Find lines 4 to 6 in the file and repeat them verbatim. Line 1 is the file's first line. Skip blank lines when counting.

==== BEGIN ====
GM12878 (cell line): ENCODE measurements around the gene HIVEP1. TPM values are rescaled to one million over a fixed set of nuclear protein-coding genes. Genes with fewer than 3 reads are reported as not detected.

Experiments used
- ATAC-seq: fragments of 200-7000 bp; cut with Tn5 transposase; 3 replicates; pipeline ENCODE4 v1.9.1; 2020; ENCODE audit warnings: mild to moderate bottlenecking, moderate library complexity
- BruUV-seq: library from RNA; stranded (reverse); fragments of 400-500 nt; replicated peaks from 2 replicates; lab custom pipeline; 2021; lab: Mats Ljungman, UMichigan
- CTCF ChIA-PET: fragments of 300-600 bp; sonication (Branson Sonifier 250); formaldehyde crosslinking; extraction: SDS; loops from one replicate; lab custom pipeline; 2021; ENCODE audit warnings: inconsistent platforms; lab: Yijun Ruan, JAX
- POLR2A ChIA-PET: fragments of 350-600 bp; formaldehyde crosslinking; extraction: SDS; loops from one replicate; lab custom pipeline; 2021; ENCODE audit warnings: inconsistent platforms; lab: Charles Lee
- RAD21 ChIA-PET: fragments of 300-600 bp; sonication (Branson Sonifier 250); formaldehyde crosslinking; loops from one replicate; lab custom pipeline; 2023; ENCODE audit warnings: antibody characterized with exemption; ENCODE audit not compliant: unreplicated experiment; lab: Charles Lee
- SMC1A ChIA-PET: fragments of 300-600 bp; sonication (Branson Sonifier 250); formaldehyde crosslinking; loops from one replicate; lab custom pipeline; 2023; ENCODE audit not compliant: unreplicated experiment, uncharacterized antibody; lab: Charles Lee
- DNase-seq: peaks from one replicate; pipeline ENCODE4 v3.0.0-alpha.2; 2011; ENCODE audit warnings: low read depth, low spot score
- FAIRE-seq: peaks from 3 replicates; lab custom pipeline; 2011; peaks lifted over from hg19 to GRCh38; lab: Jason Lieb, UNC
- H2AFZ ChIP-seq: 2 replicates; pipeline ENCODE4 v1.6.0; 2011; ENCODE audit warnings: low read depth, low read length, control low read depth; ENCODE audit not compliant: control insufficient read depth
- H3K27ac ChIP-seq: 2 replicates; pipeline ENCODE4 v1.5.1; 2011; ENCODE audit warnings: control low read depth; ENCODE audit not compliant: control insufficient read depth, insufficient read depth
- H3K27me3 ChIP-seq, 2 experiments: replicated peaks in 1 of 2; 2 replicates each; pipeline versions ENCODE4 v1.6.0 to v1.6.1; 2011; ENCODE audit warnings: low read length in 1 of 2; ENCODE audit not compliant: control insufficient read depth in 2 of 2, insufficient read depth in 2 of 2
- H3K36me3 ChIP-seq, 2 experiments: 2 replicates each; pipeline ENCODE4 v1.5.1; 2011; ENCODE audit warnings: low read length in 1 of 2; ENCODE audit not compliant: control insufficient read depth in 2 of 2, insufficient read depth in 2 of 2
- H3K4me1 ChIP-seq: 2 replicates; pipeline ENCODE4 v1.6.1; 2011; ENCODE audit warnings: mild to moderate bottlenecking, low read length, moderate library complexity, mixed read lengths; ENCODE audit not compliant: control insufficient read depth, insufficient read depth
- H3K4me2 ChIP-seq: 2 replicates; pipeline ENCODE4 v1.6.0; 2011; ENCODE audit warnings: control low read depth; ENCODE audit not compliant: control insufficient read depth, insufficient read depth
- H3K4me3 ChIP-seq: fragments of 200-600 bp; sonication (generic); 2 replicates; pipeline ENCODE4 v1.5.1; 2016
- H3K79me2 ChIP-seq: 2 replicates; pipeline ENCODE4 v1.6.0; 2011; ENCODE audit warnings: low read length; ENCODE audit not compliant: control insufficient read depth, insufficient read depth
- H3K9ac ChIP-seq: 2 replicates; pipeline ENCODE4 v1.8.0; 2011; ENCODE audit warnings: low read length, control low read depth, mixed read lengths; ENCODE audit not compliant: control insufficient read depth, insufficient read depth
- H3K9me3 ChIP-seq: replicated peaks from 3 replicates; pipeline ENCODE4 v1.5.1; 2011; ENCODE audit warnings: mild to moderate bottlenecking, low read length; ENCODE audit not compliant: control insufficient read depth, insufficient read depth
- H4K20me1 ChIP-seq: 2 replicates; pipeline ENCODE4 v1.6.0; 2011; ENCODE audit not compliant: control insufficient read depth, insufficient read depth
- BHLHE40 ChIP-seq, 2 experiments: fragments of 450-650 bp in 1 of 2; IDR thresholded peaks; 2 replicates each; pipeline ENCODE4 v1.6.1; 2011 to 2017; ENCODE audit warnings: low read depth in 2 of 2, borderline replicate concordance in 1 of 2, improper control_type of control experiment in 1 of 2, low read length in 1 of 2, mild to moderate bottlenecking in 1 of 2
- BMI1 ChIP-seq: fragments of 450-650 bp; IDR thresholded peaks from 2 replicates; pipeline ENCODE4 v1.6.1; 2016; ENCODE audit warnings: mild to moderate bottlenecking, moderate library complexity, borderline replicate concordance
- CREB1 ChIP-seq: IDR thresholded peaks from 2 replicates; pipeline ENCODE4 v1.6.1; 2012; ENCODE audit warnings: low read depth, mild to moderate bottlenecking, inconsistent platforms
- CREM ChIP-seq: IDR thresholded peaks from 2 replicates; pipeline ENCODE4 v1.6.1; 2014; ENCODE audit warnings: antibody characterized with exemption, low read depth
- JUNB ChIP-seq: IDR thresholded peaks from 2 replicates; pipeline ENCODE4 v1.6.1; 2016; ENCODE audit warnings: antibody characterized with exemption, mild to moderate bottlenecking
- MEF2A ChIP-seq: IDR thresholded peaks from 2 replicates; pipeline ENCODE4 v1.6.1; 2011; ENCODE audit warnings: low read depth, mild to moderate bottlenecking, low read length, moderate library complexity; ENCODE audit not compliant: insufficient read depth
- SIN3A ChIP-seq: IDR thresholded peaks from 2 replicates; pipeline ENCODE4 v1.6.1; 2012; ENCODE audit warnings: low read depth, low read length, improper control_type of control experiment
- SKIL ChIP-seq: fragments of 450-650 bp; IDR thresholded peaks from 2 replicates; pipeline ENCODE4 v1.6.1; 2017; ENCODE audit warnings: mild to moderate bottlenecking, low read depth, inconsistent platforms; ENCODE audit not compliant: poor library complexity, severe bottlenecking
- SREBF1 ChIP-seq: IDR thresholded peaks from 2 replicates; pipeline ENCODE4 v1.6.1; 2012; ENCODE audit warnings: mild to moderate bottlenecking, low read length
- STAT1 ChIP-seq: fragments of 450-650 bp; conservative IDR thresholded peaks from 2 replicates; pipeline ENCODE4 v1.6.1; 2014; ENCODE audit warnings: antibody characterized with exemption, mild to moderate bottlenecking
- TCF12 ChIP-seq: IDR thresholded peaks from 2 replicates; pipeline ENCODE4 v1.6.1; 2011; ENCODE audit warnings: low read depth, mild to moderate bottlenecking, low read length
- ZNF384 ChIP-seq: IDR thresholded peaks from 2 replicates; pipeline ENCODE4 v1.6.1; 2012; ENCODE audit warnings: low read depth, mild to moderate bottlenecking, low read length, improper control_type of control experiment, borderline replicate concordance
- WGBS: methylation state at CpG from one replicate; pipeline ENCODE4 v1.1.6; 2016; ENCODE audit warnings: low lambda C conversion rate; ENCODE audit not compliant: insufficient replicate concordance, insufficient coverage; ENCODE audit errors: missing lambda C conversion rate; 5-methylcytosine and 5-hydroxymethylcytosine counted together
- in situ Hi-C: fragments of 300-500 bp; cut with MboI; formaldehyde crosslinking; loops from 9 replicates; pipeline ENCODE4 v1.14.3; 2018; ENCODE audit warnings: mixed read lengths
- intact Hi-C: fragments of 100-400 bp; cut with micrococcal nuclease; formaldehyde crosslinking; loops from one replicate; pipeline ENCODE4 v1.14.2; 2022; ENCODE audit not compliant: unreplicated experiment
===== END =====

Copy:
- BruUV-seq: library from RNA; stranded (reverse); fragments of 400-500 nt; replicated peaks from 2 replicates; lab custom pipeline; 2021; lab: Mats Ljungman, UMichigan
- CTCF ChIA-PET: fragments of 300-600 bp; sonication (Branson Sonifier 250); formaldehyde crosslinking; extraction: SDS; loops from one replicate; lab custom pipeline; 2021; ENCODE audit warnings: inconsistent platforms; lab: Yijun Ruan, JAX
- POLR2A ChIA-PET: fragments of 350-600 bp; formaldehyde crosslinking; extraction: SDS; loops from one replicate; lab custom pipeline; 2021; ENCODE audit warnings: inconsistent platforms; lab: Charles Lee